Top of the Morning The Hulu-sale rumor du jour has Apple coming in to kick the tires. According to Bloomberg, Jobs and Co. are thinking of making a bid for the video streaming service, although no price was mentioned.
With $76 billion in cash and equivalents on its balance sheet, even a deal at the high-end of the reported Hulu price range would be walking-around money for Apple. But it would certainly be out of character. Apple has generally eschewed big-money acquisitions, although it did recently put up $2.6 billion to be part of the consortium that now controls the Nortel patents.
But why Hulu? It’s no secret that Apple has been interested in assembling some sort of subscription video service for its iTunes platform, and Hulu Plus might be a good starting point. But color me skeptical.
Hulu Plus is already available through the App Store so buying it wouldn’t really add much new value to the platform. Moreover, Hulu’s broad content syndication strategy would be an odd fit with Apple’s typical proprietary, walled-garden approach.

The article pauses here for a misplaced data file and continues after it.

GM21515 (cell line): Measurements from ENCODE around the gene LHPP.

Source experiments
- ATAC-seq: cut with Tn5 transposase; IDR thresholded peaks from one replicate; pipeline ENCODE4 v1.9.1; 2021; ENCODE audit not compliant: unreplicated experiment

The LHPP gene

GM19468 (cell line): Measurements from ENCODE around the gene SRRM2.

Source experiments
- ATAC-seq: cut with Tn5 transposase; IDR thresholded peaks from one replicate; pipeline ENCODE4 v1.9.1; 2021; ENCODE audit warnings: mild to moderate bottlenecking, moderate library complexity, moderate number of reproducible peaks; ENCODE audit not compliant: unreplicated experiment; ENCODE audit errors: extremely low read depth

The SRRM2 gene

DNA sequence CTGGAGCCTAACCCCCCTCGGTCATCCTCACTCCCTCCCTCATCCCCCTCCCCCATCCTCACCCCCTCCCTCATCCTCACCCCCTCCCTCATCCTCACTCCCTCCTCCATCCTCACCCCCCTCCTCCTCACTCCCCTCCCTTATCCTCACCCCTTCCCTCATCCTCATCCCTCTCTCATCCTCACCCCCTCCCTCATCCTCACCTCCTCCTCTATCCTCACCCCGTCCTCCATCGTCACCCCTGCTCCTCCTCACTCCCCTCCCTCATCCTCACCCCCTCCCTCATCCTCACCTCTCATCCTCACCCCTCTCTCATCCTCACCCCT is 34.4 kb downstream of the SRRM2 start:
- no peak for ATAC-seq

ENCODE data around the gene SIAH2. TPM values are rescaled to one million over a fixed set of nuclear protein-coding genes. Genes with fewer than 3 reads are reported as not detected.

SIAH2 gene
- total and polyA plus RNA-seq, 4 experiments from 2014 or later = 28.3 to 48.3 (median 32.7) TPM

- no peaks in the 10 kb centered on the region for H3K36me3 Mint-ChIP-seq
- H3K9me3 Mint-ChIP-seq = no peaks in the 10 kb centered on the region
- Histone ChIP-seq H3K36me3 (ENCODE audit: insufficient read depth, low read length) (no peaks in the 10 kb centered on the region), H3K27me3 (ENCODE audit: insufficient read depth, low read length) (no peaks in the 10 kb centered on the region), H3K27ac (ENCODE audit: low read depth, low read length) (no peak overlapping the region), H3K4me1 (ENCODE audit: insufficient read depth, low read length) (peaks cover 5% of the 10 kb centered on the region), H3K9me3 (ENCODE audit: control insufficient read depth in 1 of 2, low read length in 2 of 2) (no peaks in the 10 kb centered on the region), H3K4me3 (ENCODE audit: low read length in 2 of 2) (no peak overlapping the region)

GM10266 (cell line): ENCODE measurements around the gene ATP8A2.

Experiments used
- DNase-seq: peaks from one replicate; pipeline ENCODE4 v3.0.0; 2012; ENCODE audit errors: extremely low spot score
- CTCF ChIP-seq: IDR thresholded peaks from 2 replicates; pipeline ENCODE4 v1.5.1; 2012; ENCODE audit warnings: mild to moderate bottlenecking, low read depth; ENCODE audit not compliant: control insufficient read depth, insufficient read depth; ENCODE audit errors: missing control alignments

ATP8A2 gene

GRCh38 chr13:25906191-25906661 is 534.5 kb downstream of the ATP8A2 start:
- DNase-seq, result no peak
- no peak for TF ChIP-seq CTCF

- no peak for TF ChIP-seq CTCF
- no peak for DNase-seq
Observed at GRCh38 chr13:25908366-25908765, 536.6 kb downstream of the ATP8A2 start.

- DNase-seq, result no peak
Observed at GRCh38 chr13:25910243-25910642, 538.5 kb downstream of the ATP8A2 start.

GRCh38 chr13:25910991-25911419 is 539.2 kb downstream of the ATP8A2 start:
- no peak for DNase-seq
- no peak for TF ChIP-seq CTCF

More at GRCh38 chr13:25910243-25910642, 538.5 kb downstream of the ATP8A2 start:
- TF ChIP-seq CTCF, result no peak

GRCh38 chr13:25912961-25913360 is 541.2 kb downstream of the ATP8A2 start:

If there’s anything to the report (as opposed to a strategic leak from someone at J.P. Morgan trying to stoke the bidding for Hulu) it wouldn’t surprise us if it has a technology angle, perhaps one related to Hulu’s pretty slick ad-targeting system (see video of Hulu CEO Jason Kilar’s keynote at last year’s NewTeeVee Live conference here).
Apple has bought content services before to get its hands on their technology, most recently with the acquisition of Lala. The Lala music streaming service is now gone, but its cloud content management software lives on in Apple’s iCloud platform. Could a similar fate await Hulu?
Google eyeing social games: Google+ has zoomed out to 10 million registered users and up to 20 million unique visitors since its launch three weeks ago, according to comScore, which leaves it only about 740 million users shy of Facebook’s total.
Facebook shouldn’t rest easy, however. According to Tricia Duryee at AllThingsD this morning, Google is getting close to launching a social game network for Google+, taking aim directly at Facebook’s most lucrative franchises. Google, of course, is a major investor in Zynga, which gives it a front-row seat to Facebook’s games strategy.